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A lawsuit filed by Bob Hunter, former state Rep. Frank Mitchell and former state Sen. Robert Rucho seeks to delay the primary so that the courts or the legislature can redraw North Carolina's legislative district boundaries.

Judges to rule Friday on May 6 primary 

A panel of three federal judges is scheduled to meet Friday, Jan. 25, at 10 a.m. at the federal courthouse in New Bern to determine if North Carolina's May 6 primary will proceed as scheduled.

A lawsuit filed by former State Board of Elections chairman Bob Hunter, former state Rep. Frank Mitchell, a Republican from Iredell County, and former state Sen. Robert Rucho, a Republican from Charlotte, seeks to delay the primary so that the courts or the legislature can redraw North Carolina's legislative district boundaries.

Hunter and Co. are using as precedent a State Supreme Court ruling last August, which stated that a legislative district including part of Pender County was incorrectly drawn because it cut across several counties and was composed of less than 50 percent minority voters.

However, last week, the NAACP joined the list of defendants challenging the suit, stating that redrawing the lines violates the federal Voting Rights Act and is a veiled attempt to disenfranchise black voters by segregating them into fewer districts, thus diluting their political power.

It could also clear the decks for more Republicans to win—and maintain a stronghold—in those districts, since African Americans in North Carolina lean heavily Democratic.

The last time the legislature redrew the district lines, Rucho was on the losing end of the deal. After several lawsuits, in 2003, the Democrat-led General Assembly recarved the district map, and Rucho found himself in the same district as Republican state Sen. Robert Pittenger. Rucho opted not to run in '04, but his chivalry paid off: Pittenger, who recently retired from the General Assembly to run for lieutenant governor, has endorsed Rucho to replace him in the senate.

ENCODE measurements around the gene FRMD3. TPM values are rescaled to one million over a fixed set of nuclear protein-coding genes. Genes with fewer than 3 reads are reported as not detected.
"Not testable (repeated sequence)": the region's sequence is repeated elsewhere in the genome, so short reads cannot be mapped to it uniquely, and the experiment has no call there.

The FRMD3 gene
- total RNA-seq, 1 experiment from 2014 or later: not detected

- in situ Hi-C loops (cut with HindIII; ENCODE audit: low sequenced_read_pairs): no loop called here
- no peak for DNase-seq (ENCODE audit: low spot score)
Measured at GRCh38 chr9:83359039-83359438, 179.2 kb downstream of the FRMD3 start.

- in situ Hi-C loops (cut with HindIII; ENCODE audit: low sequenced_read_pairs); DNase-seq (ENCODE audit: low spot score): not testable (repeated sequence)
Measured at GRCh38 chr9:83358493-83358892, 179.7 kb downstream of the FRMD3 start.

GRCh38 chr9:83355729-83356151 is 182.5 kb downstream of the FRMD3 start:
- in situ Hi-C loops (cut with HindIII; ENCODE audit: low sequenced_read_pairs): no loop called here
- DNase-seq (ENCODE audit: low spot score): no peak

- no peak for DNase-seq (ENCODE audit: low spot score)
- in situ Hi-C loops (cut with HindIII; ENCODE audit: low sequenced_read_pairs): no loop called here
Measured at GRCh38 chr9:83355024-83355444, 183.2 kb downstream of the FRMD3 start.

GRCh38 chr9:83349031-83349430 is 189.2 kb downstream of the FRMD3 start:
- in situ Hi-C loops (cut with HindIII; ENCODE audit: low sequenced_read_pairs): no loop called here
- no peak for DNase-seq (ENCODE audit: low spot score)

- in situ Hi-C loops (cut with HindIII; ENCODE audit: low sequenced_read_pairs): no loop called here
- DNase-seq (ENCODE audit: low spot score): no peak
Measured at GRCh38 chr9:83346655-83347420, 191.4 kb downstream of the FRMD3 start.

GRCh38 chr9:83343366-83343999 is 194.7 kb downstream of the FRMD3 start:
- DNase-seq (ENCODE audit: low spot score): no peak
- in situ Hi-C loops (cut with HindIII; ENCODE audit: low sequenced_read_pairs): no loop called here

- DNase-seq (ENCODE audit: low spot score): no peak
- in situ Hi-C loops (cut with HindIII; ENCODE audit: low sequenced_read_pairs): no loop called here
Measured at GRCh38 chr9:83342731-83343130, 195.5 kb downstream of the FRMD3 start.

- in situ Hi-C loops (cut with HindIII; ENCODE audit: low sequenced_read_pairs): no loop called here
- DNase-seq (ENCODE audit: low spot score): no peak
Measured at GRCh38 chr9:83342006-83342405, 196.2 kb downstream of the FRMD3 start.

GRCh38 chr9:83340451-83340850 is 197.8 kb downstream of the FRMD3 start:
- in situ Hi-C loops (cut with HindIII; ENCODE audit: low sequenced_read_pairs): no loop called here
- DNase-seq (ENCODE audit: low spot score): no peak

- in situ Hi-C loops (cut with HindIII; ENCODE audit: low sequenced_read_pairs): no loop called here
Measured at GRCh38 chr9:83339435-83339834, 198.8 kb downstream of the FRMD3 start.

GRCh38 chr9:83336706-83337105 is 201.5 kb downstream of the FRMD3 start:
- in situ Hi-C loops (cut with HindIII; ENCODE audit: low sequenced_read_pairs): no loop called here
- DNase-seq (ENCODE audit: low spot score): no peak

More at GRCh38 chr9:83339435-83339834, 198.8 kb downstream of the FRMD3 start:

District lines are most commonly redrawn after the U.S. Census. In its August ruling, the State Supreme Court determined the current boundaries didn't need to be changed until after the 2010 Census.

If the judges rule the primary should be delayed to allow time for reconfiguring the districts, it is unclear if only state races would be affected, and the federal election could still be held. And if a state and a federal primary are held, it is uncertain how much extra money it could cost counties to hold two contests.

"Without knowing what the judges say, there's no way to tell what will happen," State Board of Elections Deputy Director of Administration Johnnie Mclean said.

The panel is composed of Bush appointees: Chief U.S. District Court Judge Louise Flanagan, a former federal magistrate who presides over North Carolina's Eastern District; Judge Allyson Duncan, the first African-American woman to serve on the U.S. Court of Appeals for the Fourth Circuit; and Robert Conrad, chief U.S. district court judge for the Western District of North Carolina. According to his biography posted on the White House Web site, in 1999, Attorney General Janet Reno appointed Conrad to be chief of the Campaign Finance Task Force, which investigated irregularities in the 1996 presidential campaign and a U.S. Senate campaign.

Conrad has a reputation as a controversial judge. In his 2002 and 2005 confirmation hearings respectively, then-Sen. John Edwards and Sen. Patrick Leahy raised concerns about his views on the death penalty and abortion. Leahy criticized Conrad for his comment that Sister Helen Prejean's book, Dead Man Walking, was "liberal drivel" and that Planned Parenthood is a "most radical legal advocate of unfettered abortion on demand."

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